Considering Felix Cartal’s fourth album, Expensive Sounds For Nice People, has only been available for less than 50 days, it’s doing extremely well. Released on 25 June 2021, it has already amassed more than 60 million streams on Spotify alone, indicating that the Canadian producer’s work is clearly in demand. He’s been working tirelessly to make it so, though; he’s officially remixed tracks by Rihanna, Selena Gomez, Dillon Francis, Doja Cat, ZEDD and plenty more, and was included in Billboard’s list of 13 Dance Artists Who Dominated 2017.
- READ MORE: Mark Ronson on new documentary Watch The Sound: “Technology and ‘sound’ are what distinguishes a good song from an amazing record”
So how does Felix Cartal create his pristine, dance-pop vocal chops and euphonious synth leads? Such high production value is often attributed to high-end hardware and extravagant recording spaces. However, Expensive Sounds For Nice People mostly relies on readily available software, including Ableton Live’s stock plug-ins and the ever-affordable effects from Valhalla DSP. Cartal elaborates on his favourite software in this edition of Plug-ins I Actually Use.
You’ve said Expensive Sounds For Nice People is part of the second chapter of your career. How has your creative process changed since the first chapter?
The biggest change has been trying to build out production that serves the vocal and what the vocal is talking about. So if the tone of the vocal feels melodramatic, I want the tone of the instrumental to give that same feeling. I’ll always shoot for something that feels authentic rather than just putting a vocal on something that doesn’t serve it.
The name of the album refers to the amount of time and effort you put into the various sounds. How do you know when you’ve achieved the sound?
Saving multiple versions of a project is helpful – then listening to the versions as a playlist when I’m doing something mundane like cooking. If I don’t notice the difference between versions while cooking, I know I’m pretty close to just tweaking things that aren’t serving the actual direction of the song anymore.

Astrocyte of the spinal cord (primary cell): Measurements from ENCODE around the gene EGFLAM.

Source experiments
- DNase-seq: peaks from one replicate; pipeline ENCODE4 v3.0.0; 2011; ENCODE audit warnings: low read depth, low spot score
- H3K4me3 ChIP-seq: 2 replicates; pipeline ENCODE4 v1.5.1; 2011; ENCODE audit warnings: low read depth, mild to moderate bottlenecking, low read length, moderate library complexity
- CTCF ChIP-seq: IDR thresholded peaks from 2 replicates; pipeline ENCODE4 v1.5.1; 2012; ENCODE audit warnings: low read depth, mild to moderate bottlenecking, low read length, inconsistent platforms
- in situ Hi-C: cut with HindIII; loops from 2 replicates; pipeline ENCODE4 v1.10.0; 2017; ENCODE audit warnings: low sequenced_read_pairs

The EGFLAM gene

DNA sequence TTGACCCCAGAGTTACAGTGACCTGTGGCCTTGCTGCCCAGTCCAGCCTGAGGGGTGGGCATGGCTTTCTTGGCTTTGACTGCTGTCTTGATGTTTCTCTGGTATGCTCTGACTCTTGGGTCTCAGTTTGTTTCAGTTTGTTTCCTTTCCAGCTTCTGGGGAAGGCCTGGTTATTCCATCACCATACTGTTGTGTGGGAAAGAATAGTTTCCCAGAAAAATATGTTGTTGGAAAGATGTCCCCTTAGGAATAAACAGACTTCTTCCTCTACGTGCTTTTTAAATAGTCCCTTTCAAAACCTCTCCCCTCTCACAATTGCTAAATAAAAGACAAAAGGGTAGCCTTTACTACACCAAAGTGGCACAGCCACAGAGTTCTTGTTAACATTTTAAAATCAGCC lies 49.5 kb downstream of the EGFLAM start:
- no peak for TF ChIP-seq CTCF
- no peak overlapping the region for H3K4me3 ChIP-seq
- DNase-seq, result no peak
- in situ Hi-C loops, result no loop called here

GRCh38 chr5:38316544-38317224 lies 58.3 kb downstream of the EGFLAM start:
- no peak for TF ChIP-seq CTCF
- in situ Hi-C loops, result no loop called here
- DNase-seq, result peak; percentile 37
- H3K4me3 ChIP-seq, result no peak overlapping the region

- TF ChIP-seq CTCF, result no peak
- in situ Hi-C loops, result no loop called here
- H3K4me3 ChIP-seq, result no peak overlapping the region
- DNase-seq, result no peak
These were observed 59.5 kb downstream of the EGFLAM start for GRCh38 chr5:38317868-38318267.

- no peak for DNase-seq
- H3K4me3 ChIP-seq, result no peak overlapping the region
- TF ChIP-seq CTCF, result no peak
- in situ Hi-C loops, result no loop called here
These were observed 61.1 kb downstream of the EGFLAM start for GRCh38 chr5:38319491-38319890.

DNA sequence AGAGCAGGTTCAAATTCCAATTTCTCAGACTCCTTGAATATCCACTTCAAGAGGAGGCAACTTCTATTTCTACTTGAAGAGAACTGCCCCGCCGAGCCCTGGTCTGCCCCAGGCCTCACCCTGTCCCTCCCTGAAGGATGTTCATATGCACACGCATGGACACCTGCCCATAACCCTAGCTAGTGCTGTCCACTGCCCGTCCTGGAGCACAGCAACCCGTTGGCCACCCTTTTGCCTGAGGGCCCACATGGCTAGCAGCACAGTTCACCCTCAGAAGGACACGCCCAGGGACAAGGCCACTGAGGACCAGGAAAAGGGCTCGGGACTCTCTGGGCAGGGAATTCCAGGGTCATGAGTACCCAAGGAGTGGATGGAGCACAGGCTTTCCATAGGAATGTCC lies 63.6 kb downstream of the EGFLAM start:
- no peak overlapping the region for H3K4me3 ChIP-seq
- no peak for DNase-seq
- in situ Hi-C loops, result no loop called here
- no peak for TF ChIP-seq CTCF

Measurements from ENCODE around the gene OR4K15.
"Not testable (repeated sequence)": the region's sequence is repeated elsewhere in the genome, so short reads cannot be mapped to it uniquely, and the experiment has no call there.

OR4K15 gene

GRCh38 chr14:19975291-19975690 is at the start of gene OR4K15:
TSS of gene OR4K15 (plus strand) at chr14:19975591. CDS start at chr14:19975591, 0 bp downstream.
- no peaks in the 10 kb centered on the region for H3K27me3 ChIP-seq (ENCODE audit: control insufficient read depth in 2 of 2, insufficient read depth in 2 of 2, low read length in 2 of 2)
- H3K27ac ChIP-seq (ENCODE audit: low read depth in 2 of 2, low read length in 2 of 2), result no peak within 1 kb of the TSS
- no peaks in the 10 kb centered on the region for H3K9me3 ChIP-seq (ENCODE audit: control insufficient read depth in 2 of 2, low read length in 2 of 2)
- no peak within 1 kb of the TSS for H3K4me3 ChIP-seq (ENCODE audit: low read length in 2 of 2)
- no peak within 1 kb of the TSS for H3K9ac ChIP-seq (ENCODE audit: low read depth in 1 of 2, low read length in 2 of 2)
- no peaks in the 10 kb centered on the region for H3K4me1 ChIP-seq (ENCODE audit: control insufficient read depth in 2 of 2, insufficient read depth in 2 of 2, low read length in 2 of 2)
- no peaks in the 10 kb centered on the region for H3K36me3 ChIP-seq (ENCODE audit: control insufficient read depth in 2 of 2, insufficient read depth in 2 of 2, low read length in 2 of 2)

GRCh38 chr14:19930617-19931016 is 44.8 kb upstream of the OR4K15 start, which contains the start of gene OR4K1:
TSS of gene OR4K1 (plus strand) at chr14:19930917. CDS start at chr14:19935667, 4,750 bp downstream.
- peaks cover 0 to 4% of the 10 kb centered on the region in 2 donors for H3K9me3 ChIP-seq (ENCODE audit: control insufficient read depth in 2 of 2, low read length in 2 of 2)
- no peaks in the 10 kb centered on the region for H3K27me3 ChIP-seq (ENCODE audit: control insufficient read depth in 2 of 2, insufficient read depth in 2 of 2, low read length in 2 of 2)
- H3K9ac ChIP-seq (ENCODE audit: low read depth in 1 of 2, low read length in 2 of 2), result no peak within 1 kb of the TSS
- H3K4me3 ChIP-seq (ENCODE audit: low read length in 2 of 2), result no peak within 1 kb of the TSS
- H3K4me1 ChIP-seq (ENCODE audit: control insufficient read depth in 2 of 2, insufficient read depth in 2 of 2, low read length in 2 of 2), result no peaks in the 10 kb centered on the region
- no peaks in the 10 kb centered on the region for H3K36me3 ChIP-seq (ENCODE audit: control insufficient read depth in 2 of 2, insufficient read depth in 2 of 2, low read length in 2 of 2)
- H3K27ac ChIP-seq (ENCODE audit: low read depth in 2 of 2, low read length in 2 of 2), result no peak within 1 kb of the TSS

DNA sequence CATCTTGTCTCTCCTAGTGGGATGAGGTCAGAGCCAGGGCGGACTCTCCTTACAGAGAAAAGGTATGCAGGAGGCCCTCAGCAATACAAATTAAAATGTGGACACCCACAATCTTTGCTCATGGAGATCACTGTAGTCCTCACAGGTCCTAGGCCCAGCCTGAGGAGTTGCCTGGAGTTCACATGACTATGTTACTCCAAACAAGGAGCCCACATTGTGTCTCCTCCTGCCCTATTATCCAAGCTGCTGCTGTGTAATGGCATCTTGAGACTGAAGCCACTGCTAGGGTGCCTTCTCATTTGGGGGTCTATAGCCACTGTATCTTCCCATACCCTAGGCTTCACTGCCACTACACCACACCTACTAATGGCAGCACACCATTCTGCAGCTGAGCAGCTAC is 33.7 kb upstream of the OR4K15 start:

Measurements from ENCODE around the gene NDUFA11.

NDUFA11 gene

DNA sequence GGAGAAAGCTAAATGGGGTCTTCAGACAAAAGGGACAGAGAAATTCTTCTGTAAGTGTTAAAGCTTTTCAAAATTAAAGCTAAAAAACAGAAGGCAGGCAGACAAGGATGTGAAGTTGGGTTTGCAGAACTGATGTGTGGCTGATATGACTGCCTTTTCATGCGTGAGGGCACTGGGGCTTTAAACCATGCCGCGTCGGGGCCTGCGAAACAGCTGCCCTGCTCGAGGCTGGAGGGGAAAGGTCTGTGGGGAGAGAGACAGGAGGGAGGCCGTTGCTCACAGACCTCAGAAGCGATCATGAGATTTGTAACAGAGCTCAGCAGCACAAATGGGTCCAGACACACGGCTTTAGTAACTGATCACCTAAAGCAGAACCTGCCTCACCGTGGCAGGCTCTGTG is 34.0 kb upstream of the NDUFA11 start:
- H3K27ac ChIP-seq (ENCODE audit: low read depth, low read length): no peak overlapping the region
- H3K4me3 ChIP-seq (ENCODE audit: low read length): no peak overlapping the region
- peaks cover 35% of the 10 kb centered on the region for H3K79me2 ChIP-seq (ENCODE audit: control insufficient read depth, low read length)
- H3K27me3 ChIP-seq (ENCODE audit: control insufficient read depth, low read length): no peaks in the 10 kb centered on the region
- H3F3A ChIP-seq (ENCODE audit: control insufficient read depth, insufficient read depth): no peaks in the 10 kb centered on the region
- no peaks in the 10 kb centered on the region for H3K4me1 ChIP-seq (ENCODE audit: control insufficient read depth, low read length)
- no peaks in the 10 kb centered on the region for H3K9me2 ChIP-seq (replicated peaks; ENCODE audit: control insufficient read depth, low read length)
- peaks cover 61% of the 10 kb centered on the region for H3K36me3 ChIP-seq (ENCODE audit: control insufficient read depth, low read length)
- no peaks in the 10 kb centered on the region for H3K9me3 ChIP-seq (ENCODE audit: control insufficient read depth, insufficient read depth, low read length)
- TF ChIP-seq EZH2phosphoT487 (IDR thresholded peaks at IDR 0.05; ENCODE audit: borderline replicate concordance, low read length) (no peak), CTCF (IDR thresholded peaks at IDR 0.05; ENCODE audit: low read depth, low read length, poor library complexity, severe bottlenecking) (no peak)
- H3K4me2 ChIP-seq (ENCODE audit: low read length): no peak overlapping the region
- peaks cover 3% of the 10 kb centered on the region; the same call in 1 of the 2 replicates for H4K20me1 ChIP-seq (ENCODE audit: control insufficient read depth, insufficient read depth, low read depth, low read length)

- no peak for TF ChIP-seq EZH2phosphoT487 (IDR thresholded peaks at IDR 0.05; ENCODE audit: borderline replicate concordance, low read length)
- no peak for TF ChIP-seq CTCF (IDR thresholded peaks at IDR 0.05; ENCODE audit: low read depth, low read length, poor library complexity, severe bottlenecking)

Which plug-ins would the album not be complete without?
The biggest one was iZotope Vocalsynth because there’s a bit of vocoder scattered throughout the record. I also love the Arturia V collection, with special attention dedicated to the Mellotron. Arturia nailed the replica.
What does your plug-in chain look like for vocals, lead and backing?
It’s really simple: the less, the better. I’ll use Waves CLA Vocal for demo vocals and then I occasionally use it as a compressor if the needs a boost. But I’ll deactivate all the reverb, delay and EQ and do that within my own chain. Mostly VallhallaDelay and a bit of Ableton Live reverb (which I love). and some FabFilter Pro-Q 3 to boost specific frequencies if necessary. Nothing crazy.
What’s your latest plug-in purchase?
My latest has been XLN Audio’s RC-20 Retro Color. I like using the wobble effect to make things feel older, and I’ve been experimenting with it on clean string sounds to make them sound more like samples.
What about the best free plug-in you own?
Honestly, I use the Ableton Live delay and compressor on almost every channel. So, if that counts, then definitely those two!
What’s the best value plug-in you own?
Valhalla Delay, hands down. I slept on this for a bit, like a damn fool.
What’s the most expensive plug-in you’ve ever bought? Was it worth the money?
The Arturia V Collection. I love it. A lot of the stuff out there felt overly digital, so this was a nice contrast to making things feel a bit more analogue and organic, while still having the accessibility of a VST.
What’s a DAW stock plug-in you use all the time?
Ableton Reverb. I have a few custom presets that I’ve saved which I slap on things to help get a quick result. It’s not clunky at all, which is why I love it, and I can get results super quick.
What plug-ins go on your master bus without fail?
Ozone 9. I try to keep it off for as long as possible while mixing, but at the end, I’ll always use it to glue the mix together. I actually mastered my entire album using basically just this plug-in.
Do you have a secret sauce plug-in?
Sausage Fattener and CLA on every channel.
Any guilty pleasure plug-ins?
Endless Smile is so fun, especially if I’m trying to make stuff specifically for the club.
What do you use without fully understanding?
Probably Ozone 9 to a good degree. There are elements to it that I love and understand, but it also always adds some sauce that always makes me question reality and my ability.
Finally, for the producer’s looking to create their own albums, do you have any advice on when to know when an album is ‘finished’? How do you decide when it’s ready?
Consistency is basically all I preach now. If you don’t feel like you can listen to the song over and over again, cut it, and work on the next one. All the best albums are listenable from front to back without skipping, so shoot for that if you’re making one.